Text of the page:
Artificial Intelligence appears to be the antithesis of personalising IT. But as Simon Kent explains, the robots will be our friends rather than our foes after all.
I’ve championed the idea for a while now that the role of the technology professional is changing so dramatically that it will never be the same again. Every since organisations began deploying computer technologies, the IT role was predominantly scientific. But IT, especially in recent years, has struggled to keep up with business demands, and the lack of collaboration and effective communication between IT providers and those using it has been identified as the number one problem.
This is why businesses are now building a Strategic Business Relationship Manager capability to ‘connect the dots’ between key stakeholders and departments, and steer business strategy and technology investments. It’s why initiatives such as DevOps and Agile are trying to change the way we deploy and develop technology initiatives. And it is why BRM (Business Relationship Management) is increasingly recognised as the best approach to unlock the potential of technology for business purposes.
People, not tech
The message is simple: it’s the people, not the technology itself, that hold the key to achieving great things with technology.
At first glance, AI contradicts this ethos. While business technology desperately tries to make itself more human, AI, bots, and automation appear to drag it back in the direction of technology. Yet, if you delve slightly deeper, you find that AI may be the key to ensuring business technology reaches its goal of becoming more personable.
BRM (Business Relationship Management) is increasingly recognised as the best approach to unlock the potential of technology for business purposes.
AI will automate myriad support requests and deliver many business services, both to staff and customers, without requiring expensive person-to-person interactions. These transactions are tedious to deliver and offer very few opportunities for the service provider to add value. Resetting a password, changing an order date, demanding a refund, requesting holiday time etc. Thousands and thousands of these transactions which are taking place every day can be automated, saving countless labour hours and lifting humans beings out of this tedium that destroys the human spirit.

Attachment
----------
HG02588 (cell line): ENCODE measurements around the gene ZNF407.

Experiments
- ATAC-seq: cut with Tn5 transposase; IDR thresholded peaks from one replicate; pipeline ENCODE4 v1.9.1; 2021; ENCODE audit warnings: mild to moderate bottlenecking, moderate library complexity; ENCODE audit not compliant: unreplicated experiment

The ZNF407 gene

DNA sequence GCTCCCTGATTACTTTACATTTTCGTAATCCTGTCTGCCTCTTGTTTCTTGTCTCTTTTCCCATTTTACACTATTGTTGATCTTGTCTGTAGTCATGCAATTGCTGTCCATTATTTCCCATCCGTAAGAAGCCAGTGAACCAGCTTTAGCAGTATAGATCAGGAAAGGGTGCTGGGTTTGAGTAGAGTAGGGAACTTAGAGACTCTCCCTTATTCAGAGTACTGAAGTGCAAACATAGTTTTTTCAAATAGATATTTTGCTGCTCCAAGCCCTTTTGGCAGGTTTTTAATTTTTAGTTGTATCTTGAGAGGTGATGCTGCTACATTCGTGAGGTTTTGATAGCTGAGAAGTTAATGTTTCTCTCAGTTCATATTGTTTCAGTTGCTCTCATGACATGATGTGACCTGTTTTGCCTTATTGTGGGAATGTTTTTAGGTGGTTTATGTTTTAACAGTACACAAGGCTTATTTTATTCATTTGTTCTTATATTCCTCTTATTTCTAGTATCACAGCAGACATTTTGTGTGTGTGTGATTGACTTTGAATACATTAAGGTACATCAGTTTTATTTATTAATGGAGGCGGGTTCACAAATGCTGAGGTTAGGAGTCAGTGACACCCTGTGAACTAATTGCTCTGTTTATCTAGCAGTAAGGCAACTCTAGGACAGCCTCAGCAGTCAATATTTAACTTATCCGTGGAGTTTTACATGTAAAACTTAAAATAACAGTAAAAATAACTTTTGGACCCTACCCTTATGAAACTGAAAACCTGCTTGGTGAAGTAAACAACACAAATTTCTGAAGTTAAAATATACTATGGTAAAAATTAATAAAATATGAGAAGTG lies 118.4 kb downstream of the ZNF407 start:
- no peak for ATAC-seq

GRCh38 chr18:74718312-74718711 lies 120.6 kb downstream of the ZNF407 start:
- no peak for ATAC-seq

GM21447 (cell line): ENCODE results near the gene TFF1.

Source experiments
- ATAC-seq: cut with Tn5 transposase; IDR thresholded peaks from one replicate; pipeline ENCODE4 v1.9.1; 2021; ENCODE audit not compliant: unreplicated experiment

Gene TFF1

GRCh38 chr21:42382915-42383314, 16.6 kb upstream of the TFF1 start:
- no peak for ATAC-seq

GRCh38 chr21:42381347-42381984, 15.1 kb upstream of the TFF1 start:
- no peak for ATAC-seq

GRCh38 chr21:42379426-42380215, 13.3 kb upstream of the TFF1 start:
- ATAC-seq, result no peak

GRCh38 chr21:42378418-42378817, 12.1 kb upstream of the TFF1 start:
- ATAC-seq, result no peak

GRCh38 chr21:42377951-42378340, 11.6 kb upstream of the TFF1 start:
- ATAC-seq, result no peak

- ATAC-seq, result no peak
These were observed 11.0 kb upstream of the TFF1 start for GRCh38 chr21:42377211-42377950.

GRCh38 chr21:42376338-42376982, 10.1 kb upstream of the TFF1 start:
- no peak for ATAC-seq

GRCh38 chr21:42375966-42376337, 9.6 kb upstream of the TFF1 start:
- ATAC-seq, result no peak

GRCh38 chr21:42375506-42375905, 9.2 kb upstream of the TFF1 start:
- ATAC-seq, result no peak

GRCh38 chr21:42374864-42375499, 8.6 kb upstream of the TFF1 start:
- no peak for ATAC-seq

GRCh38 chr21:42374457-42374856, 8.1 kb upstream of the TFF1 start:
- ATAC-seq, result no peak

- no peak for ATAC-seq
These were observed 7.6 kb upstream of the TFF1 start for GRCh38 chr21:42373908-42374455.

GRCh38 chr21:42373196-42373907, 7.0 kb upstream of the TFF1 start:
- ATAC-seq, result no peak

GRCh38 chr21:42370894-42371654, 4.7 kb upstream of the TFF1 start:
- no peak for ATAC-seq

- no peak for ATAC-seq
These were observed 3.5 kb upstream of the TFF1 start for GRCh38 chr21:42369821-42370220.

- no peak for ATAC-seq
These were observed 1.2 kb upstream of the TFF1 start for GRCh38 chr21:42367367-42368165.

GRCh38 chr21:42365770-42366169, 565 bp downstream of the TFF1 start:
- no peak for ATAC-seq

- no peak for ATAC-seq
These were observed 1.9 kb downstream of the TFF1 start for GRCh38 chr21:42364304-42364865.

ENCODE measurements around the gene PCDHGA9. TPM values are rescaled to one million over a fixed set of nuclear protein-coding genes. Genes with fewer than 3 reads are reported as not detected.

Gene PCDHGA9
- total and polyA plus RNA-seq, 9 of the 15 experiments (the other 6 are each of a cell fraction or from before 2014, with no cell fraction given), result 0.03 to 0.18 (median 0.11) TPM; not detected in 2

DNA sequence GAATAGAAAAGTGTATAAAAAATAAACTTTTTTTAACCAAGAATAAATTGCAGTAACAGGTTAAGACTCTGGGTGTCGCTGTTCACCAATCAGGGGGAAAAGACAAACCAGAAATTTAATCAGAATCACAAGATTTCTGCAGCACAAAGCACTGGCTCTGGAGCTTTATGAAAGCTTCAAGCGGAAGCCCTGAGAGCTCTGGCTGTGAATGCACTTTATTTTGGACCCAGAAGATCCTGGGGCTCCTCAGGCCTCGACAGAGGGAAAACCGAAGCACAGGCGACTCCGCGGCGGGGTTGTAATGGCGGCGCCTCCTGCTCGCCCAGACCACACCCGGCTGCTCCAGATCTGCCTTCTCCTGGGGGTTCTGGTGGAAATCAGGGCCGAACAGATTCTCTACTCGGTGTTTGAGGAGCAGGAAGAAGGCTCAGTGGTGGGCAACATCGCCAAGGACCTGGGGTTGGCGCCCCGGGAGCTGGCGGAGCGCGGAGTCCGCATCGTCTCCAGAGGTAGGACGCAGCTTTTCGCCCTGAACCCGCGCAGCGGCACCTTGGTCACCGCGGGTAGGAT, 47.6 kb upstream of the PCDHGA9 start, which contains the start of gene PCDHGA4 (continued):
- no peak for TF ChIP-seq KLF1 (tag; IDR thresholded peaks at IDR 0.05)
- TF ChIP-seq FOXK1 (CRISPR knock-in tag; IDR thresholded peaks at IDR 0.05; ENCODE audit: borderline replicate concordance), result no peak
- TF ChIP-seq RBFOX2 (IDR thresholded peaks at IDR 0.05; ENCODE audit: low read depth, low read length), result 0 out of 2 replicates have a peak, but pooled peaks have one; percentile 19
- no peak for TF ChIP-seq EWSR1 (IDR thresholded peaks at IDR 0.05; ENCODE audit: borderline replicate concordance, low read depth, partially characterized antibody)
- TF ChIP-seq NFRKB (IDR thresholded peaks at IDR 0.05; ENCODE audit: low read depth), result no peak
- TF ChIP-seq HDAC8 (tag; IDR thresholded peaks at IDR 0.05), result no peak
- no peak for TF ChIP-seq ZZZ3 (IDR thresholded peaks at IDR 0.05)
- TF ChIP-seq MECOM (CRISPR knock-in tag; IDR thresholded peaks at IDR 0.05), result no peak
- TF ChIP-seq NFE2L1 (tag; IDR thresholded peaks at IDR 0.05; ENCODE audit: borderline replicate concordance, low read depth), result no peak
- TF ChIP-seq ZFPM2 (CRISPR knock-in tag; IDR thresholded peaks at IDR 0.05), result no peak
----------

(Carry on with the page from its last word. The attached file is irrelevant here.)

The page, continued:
By removing these tedious tasks, AI and automation allow IT professionals to change their focus. They can become problem solvers, collaborating with suppliers and colleagues to improve service and tweaking the way technology is used. They can build relationships and broaden their understanding of what the business requires and source appropriate solutions. Human beings can be human again and tap into the human creative potential to improve our [business] situations (namely, outcomes; business/personal value; achievements; purpose)
Analyst Gartner supports the notion that AI will not only change the nature of the IT role, it will actually create MORE jobs in the long term. It postulates the idea that for the next two years, AI and automation will reduce the labour market by automated many job roles. However, in 2020, the equation will tip, and the opportunities offered by AI will mean that the technology will create new, more creative, more skilled positions. In fact, this movement is predicted to be more profound that AI will create more jobs than it eliminates.
If like me you want to see more communication, more cooperation, and more human input driving business technology, AI could prove to be the perfect tool to give us the time to do just that. If like me you want IT job roles to be a more human, personal, intelligent and respected by the business, AI may prove to be a very welcome ally.
Learn about BRM week, taking place w/c 11th February.
Read our Beginner’s Guide to BRM.